Megan was raised in Georgetown, Texas. She began her higher educational career with initial interests in psychology, yet quickly realized that she was also fascinated by the biology of the nervous system, and the interactions between biology, psychology and the environment that produce one’s emotions and behaviors.  She received her B.S. in psychology from Texas A&M University – Corpus Christi, taking many additional biology and life science courses.

Currently, Megan is studying as a doctoral student in Dr. Margaret Vizzard’s neurourology lab, where she is examining a novel population of bladder cells, known as interstitial cells. Megan uses multiple biochemical approaches to elucidate the potential role of interstitial cells in the sensitization of afferent nerves in bladder disorders, specifically interstitial cystitis/bladder pain syndrome.

Megan plans to use the Parsons Anatomy and Neurobiology Award for professional and career development activities that will enhance her skills and opportunities as a scientist. After graduation, she plans to pursue a post-doctoral fellowship. Additionally, Megan has a passion for science communication and advocacy. She hopes to be actively and professionally involved in scientific communication and outreach in the future. When Megan is not in the lab, you can find her in the air, pursuing her non-research related passions - dancing & performing circus stunts on her aerial silks.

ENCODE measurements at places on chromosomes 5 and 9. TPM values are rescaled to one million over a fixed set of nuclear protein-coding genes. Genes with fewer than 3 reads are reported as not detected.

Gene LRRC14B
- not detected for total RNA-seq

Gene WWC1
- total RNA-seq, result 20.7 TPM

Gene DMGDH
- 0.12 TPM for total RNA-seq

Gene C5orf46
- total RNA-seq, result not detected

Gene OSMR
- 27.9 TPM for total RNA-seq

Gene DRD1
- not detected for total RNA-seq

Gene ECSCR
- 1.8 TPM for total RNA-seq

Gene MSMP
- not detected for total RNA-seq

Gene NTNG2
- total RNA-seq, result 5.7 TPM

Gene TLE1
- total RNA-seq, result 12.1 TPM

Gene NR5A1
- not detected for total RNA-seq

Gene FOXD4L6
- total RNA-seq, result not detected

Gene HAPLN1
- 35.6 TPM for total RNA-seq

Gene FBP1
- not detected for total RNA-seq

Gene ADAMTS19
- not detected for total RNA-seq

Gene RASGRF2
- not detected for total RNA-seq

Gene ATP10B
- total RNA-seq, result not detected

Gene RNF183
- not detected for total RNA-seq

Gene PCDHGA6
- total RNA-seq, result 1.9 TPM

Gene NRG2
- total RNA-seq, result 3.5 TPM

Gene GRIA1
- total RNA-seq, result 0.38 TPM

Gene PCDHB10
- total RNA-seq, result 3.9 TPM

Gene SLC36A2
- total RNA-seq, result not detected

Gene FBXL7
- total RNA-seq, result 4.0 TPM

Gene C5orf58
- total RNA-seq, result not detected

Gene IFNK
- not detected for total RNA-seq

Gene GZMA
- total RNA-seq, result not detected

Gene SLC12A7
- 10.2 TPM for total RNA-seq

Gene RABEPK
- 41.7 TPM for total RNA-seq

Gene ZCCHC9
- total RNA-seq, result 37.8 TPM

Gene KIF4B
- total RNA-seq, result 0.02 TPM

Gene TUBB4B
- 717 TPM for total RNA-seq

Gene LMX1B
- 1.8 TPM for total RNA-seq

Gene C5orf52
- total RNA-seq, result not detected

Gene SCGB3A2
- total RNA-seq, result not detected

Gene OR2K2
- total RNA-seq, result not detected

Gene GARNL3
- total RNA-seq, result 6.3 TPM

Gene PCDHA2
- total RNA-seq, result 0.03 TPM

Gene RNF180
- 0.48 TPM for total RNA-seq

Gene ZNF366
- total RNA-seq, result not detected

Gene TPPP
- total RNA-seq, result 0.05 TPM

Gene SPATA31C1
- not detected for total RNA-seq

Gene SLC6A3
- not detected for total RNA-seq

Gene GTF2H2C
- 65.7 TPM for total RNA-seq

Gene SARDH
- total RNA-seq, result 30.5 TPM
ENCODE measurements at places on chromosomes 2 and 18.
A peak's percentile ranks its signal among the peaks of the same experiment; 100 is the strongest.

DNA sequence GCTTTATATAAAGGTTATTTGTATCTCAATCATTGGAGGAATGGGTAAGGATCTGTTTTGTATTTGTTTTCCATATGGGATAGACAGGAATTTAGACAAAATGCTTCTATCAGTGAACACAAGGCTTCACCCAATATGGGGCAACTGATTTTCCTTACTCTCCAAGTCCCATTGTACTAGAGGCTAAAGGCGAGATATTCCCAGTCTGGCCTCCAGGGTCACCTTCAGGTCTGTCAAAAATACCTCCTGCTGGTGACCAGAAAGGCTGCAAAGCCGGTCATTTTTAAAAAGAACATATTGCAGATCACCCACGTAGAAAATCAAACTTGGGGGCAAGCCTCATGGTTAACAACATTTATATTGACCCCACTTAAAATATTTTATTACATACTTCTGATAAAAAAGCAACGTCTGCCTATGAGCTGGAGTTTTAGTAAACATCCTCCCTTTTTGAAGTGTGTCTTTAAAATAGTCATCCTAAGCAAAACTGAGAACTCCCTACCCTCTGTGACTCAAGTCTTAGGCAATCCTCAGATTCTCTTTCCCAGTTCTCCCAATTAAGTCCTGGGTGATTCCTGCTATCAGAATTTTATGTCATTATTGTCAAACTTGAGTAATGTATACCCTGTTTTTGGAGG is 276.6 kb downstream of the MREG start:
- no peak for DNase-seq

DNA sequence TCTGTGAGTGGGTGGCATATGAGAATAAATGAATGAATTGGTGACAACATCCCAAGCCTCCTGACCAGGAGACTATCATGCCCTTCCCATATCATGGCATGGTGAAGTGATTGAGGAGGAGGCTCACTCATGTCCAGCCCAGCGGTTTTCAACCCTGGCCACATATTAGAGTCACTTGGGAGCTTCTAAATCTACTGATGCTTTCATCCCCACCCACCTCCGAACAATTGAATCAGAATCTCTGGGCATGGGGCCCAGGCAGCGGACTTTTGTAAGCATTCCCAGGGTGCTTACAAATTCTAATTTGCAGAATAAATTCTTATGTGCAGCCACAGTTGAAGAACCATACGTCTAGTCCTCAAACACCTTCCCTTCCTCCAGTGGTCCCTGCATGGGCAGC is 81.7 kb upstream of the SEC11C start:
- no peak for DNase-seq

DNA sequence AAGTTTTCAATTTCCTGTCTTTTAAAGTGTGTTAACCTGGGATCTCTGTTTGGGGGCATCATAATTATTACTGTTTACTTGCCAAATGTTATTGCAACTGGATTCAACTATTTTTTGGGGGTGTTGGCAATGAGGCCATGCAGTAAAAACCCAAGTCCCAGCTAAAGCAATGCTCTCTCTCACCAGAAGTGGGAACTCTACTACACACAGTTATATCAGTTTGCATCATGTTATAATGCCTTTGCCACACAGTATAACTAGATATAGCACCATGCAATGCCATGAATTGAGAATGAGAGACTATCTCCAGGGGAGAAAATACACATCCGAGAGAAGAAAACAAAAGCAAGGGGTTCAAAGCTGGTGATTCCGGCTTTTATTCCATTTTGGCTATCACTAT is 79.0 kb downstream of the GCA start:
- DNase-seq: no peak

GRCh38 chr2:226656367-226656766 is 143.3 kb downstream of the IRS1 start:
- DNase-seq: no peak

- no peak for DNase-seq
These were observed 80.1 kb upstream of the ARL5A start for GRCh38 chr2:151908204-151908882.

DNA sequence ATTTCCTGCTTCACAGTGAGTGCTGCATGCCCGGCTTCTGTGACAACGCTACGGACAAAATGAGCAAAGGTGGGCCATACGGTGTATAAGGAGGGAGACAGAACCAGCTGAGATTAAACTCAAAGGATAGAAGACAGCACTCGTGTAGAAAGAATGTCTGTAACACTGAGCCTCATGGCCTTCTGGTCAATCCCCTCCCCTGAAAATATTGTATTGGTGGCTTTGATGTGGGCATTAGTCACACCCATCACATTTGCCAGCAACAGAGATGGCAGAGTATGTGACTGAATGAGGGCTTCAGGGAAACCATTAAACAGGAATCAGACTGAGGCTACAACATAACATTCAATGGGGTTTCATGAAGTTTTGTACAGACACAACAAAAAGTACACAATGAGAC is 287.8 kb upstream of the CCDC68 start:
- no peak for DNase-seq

2018-19 Clean Energy Fund Innovation Research Project Proposals

Lindsay Barbieri, Graduate Fellow, Gund Institute for Environment
Natural Resources PhD Program, Rubenstein School of Environment and Natural Resources

Lindsay Barbieri is a PhD student at the University of Vermont working at the interface of agriculture, environment, and technology to deepen our understanding of climate change adaptation and mitigation within agroecosystems. She explores the use of information technologies to enable and support more sustainable production practices, while critically assessing their role in decision-making. Barbieri collaborates with several interdisciplinary and international working groups to address broader information technology challenges and opportunities in social-ecological systems research, resource governance, and environmental justice. Prior to becoming a PhD student at the Rubenstein School of Environment and Natural Resources, and a Graduate Fellow at the Gund Institute in 2014, Barbieri was a professional circus artist, worked on a small dairy farm, and earned her BA at Hampshire College by analyzing satellite images of landscapes on Mars for geomorphological signatures of climate change.